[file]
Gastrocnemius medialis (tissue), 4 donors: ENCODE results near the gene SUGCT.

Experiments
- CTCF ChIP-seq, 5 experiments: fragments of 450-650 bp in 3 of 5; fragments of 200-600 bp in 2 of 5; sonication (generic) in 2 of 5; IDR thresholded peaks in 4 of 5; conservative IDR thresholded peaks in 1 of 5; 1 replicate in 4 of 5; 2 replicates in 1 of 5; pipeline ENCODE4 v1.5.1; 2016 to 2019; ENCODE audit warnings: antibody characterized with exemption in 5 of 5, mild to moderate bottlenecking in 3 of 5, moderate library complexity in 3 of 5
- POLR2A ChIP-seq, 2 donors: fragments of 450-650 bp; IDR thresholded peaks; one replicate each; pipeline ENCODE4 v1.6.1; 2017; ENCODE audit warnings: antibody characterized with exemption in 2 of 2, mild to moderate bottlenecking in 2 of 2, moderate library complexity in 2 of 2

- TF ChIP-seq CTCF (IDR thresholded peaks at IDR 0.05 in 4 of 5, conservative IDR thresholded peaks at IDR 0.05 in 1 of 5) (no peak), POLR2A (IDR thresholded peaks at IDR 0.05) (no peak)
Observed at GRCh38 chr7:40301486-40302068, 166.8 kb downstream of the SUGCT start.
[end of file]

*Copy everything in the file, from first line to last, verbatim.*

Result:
Gastrocnemius medialis (tissue), 4 donors: ENCODE results near the gene SUGCT.

Experiments
- CTCF ChIP-seq, 5 experiments: fragments of 450-650 bp in 3 of 5; fragments of 200-600 bp in 2 of 5; sonication (generic) in 2 of 5; IDR thresholded peaks in 4 of 5; conservative IDR thresholded peaks in 1 of 5; 1 replicate in 4 of 5; 2 replicates in 1 of 5; pipeline ENCODE4 v1.5.1; 2016 to 2019; ENCODE audit warnings: antibody characterized with exemption in 5 of 5, mild to moderate bottlenecking in 3 of 5, moderate library complexity in 3 of 5
- POLR2A ChIP-seq, 2 donors: fragments of 450-650 bp; IDR thresholded peaks; one replicate each; pipeline ENCODE4 v1.6.1; 2017; ENCODE audit warnings: antibody characterized with exemption in 2 of 2, mild to moderate bottlenecking in 2 of 2, moderate library complexity in 2 of 2

- TF ChIP-seq CTCF (IDR thresholded peaks at IDR 0.05 in 4 of 5, conservative IDR thresholded peaks at IDR 0.05 in 1 of 5) (no peak), POLR2A (IDR thresholded peaks at IDR 0.05) (no peak)
Observed at GRCh38 chr7:40301486-40302068, 166.8 kb downstream of the SUGCT start.